May Employment

Traditional employment measures improved in May according to the Bureau of Labor Statistics. Unemployment remained steady at 6.3 percent and 217,000 new jobs were added in the period.  Private payrolls created 216,000 of the new positions, suggesting firms are confident enough in the future to increase the most expensive portion of their operations.

The labor market hit a couple of milestones in May.  For the first time since 1999, the economy has been able to increase payrolls by over 200,000 for four consecutive months.  Next, May was the month in which the economy was finally able to make up for all of the jobs lost during the great recession.  In other words, it took five years to add back all of the jobs lost during the 18 month recession between January 2008 and June 2009.  So we are back. Right? Well…probably not; for one thing, the economy continued to shed jobs for another six months after the recession ended, adding another 1.257 million to the tally of jobs lost as a result of the recession.  Also, there continues to be questions around the quality of the jobs being added versus those that were lost.  Then there are many other labor market metrics that are not confirming the idea of a recovered jobs market.  For instance, wages have been relatively stagnant, hours worked have not budged much, and labor participation has collapsed (although demographics are likely to blame for some of this).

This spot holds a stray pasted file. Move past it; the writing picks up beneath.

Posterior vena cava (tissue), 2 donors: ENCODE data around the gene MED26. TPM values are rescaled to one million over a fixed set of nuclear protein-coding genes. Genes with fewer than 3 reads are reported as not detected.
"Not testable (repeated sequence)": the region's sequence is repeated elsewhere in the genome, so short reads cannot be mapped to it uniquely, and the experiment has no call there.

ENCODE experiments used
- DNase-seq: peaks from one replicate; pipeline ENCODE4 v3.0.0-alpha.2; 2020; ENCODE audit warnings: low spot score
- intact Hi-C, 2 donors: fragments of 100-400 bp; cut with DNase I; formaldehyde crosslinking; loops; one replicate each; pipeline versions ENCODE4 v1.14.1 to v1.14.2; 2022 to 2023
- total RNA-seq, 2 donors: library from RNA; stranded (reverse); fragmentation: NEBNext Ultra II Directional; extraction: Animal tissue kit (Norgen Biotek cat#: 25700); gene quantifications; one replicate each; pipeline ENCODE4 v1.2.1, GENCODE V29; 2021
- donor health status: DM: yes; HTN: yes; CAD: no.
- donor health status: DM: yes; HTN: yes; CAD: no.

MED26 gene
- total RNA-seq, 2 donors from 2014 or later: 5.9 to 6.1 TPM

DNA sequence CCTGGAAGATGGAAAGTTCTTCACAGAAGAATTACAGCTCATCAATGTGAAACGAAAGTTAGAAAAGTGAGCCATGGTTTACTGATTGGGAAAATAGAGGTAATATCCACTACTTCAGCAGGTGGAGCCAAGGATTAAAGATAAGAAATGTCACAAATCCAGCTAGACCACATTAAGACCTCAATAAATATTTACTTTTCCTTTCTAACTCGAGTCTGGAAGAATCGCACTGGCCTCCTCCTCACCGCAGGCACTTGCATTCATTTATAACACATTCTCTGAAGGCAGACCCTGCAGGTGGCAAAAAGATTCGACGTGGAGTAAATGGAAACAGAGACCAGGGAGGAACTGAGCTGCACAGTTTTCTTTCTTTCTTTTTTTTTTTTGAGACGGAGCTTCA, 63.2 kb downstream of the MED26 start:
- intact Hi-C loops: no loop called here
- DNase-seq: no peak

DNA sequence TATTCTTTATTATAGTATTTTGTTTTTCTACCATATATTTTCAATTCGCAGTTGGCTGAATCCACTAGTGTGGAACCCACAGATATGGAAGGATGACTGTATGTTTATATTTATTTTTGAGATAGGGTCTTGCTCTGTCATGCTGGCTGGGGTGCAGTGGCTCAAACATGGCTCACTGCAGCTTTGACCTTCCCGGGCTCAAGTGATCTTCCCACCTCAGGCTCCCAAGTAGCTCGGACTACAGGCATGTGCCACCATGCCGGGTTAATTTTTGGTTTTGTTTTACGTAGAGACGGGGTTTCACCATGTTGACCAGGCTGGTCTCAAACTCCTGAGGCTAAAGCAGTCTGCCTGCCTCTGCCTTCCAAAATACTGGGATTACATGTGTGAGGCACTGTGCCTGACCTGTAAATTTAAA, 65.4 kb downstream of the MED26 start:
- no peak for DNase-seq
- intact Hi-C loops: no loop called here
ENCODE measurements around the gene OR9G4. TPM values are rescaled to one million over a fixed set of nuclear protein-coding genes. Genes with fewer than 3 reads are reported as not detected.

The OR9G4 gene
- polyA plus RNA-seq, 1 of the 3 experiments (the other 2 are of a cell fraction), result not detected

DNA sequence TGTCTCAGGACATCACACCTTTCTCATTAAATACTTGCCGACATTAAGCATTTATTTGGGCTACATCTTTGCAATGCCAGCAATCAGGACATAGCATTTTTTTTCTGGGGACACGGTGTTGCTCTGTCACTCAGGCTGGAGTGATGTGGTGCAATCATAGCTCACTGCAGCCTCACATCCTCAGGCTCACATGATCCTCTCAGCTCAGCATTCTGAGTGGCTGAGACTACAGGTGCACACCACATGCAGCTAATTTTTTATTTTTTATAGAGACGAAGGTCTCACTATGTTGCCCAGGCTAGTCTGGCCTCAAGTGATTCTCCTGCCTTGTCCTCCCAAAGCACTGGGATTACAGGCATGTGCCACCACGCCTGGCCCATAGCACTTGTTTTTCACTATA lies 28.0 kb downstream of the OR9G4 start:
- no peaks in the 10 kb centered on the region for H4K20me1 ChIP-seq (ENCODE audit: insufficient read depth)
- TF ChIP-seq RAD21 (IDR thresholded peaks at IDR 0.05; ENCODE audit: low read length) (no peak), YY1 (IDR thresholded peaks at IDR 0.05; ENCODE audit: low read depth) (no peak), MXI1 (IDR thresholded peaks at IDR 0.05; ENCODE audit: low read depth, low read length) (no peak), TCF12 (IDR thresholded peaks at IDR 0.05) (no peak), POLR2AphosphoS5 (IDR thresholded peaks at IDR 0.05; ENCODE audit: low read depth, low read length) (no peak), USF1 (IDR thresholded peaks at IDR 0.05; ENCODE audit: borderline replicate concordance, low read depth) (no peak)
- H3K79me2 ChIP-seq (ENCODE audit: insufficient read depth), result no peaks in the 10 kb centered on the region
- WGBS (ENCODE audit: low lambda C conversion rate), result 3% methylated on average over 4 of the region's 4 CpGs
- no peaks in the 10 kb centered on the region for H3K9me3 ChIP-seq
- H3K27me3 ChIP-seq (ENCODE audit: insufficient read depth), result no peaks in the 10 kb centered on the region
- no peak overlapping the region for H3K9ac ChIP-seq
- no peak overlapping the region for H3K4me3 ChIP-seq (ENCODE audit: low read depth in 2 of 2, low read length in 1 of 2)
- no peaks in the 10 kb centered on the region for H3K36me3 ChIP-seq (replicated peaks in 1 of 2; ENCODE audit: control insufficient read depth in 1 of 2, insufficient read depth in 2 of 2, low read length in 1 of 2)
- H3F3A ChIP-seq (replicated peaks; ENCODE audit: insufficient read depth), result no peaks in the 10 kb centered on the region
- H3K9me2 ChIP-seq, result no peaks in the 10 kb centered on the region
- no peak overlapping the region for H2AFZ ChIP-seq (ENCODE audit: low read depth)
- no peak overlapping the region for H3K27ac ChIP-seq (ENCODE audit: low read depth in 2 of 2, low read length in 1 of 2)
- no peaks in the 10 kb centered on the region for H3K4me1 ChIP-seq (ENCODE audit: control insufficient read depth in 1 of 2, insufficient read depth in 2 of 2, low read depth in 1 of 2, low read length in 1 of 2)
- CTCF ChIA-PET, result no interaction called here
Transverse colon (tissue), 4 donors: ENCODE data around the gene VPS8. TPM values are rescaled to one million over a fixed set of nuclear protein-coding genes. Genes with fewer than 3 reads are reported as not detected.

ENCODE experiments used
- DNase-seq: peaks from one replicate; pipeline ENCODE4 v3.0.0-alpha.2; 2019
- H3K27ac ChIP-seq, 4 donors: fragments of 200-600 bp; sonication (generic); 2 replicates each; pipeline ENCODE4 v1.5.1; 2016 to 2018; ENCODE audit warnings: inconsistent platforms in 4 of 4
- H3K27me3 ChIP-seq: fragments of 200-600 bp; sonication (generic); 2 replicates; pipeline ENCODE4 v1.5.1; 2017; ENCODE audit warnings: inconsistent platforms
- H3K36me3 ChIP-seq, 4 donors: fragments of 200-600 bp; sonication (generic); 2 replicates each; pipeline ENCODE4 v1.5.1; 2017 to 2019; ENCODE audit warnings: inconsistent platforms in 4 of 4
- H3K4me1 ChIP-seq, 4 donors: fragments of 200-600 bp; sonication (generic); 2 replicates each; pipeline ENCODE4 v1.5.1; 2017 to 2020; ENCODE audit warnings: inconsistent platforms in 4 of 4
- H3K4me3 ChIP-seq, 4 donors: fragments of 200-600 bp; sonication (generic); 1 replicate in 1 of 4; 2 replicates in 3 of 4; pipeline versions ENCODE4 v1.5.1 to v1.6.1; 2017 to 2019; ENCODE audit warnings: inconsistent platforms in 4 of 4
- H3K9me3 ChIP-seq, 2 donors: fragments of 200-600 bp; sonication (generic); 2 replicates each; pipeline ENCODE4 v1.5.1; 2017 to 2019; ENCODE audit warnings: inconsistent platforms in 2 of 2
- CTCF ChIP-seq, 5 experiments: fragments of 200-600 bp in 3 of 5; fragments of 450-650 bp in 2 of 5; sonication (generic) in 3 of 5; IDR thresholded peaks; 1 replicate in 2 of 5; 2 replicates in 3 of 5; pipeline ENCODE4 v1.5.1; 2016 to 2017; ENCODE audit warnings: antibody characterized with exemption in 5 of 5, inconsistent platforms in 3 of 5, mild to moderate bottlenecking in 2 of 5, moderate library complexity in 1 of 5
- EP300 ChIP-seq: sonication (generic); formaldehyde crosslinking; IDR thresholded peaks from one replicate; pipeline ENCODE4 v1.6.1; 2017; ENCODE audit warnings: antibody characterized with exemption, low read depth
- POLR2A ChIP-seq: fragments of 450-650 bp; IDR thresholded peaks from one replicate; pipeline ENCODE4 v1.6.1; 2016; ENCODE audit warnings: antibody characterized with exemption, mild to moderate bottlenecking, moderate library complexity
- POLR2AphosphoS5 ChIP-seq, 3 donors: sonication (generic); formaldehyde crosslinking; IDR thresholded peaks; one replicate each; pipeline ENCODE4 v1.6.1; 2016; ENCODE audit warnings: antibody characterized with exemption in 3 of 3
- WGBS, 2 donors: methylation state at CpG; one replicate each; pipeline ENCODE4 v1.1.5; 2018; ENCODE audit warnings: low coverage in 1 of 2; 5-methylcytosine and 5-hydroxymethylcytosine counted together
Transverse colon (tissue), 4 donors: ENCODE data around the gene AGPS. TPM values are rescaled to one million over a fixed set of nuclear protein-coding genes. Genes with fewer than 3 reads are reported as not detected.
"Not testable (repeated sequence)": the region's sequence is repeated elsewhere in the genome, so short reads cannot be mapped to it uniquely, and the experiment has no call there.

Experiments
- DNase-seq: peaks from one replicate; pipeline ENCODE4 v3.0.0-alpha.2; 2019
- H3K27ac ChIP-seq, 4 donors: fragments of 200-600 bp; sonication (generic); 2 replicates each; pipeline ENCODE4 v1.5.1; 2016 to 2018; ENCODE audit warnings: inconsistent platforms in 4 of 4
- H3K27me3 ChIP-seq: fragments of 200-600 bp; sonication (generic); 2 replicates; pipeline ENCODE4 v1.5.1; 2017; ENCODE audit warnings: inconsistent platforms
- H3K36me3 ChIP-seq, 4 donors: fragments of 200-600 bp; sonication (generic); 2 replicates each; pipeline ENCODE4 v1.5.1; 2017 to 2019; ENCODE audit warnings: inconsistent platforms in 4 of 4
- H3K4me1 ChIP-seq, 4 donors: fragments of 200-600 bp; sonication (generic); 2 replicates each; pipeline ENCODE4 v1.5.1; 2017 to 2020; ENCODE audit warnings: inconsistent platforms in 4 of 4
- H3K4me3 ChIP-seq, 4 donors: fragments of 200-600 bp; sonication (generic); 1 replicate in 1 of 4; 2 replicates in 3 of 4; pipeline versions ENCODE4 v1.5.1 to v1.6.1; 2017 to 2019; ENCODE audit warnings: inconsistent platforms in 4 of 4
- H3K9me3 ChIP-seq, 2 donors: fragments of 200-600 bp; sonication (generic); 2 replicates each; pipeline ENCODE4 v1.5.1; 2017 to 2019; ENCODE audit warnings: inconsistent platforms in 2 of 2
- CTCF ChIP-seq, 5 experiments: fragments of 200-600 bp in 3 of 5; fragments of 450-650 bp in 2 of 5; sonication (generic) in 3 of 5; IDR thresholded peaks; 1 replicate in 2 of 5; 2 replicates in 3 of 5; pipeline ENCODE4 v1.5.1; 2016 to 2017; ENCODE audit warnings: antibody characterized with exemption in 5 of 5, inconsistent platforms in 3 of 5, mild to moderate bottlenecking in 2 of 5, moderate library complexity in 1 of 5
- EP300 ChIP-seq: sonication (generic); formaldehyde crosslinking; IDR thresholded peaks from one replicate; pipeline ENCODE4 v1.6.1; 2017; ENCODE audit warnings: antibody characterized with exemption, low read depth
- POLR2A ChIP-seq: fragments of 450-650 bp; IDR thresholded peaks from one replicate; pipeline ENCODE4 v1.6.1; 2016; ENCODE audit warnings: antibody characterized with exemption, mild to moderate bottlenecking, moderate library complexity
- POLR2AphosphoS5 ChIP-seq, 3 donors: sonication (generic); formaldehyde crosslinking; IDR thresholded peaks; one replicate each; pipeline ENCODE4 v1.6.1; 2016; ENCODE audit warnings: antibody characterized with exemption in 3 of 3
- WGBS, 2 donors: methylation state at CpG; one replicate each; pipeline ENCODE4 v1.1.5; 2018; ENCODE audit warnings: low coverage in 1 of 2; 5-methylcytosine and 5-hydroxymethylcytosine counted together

Healing but not healed continues to be an accurate description of the labor market. American employers have added numerous employees to their payroll, but there continues to be a large subset within the working age cohort which has not fully recovered from the great recession.  As the expansion moves forward, some will make the transition back into working status, but how many remains a mystery.  It will largely be dependent on how much longer this recovery continues.  As a footnote, this economic upswing is getting long in the tooth by historical standards.  (by C. Cox)